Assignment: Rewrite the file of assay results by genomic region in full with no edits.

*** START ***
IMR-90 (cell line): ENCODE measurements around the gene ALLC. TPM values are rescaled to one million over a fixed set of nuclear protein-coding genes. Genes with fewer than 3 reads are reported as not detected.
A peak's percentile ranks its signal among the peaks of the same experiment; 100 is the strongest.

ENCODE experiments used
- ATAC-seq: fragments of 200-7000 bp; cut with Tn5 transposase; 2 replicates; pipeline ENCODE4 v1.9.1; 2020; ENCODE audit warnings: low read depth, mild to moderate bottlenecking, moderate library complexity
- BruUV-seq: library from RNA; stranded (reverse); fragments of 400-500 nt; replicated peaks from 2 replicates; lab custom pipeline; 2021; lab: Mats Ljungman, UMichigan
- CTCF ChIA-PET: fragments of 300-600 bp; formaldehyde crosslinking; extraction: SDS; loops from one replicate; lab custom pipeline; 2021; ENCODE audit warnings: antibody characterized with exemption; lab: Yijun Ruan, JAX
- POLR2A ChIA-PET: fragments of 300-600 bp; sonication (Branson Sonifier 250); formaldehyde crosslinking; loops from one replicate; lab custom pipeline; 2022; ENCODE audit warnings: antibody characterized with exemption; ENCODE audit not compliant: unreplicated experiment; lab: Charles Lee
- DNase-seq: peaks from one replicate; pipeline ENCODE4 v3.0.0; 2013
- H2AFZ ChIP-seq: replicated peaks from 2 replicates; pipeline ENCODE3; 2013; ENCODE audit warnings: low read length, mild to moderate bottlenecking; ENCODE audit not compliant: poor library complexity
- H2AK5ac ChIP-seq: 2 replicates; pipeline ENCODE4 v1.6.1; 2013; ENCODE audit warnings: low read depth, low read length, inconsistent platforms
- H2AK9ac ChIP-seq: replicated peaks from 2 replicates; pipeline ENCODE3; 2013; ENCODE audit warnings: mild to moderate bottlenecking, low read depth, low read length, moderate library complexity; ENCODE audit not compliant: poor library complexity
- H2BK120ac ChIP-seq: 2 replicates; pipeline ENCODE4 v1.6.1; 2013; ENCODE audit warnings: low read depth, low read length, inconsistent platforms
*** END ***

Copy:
IMR-90 (cell line): ENCODE measurements around the gene ALLC. TPM values are rescaled to one million over a fixed set of nuclear protein-coding genes. Genes with fewer than 3 reads are reported as not detected.
A peak's percentile ranks its signal among the peaks of the same experiment; 100 is the strongest.

ENCODE experiments used
- ATAC-seq: fragments of 200-7000 bp; cut with Tn5 transposase; 2 replicates; pipeline ENCODE4 v1.9.1; 2020; ENCODE audit warnings: low read depth, mild to moderate bottlenecking, moderate library complexity
- BruUV-seq: library from RNA; stranded (reverse); fragments of 400-500 nt; replicated peaks from 2 replicates; lab custom pipeline; 2021; lab: Mats Ljungman, UMichigan
- CTCF ChIA-PET: fragments of 300-600 bp; formaldehyde crosslinking; extraction: SDS; loops from one replicate; lab custom pipeline; 2021; ENCODE audit warnings: antibody characterized with exemption; lab: Yijun Ruan, JAX
- POLR2A ChIA-PET: fragments of 300-600 bp; sonication (Branson Sonifier 250); formaldehyde crosslinking; loops from one replicate; lab custom pipeline; 2022; ENCODE audit warnings: antibody characterized with exemption; ENCODE audit not compliant: unreplicated experiment; lab: Charles Lee
- DNase-seq: peaks from one replicate; pipeline ENCODE4 v3.0.0; 2013
- H2AFZ ChIP-seq: replicated peaks from 2 replicates; pipeline ENCODE3; 2013; ENCODE audit warnings: low read length, mild to moderate bottlenecking; ENCODE audit not compliant: poor library complexity
- H2AK5ac ChIP-seq: 2 replicates; pipeline ENCODE4 v1.6.1; 2013; ENCODE audit warnings: low read depth, low read length, inconsistent platforms
- H2AK9ac ChIP-seq: replicated peaks from 2 replicates; pipeline ENCODE3; 2013; ENCODE audit warnings: mild to moderate bottlenecking, low read depth, low read length, moderate library complexity; ENCODE audit not compliant: poor library complexity
- H2BK120ac ChIP-seq: 2 replicates; pipeline ENCODE4 v1.6.1; 2013; ENCODE audit warnings: low read depth, low read length, inconsistent platforms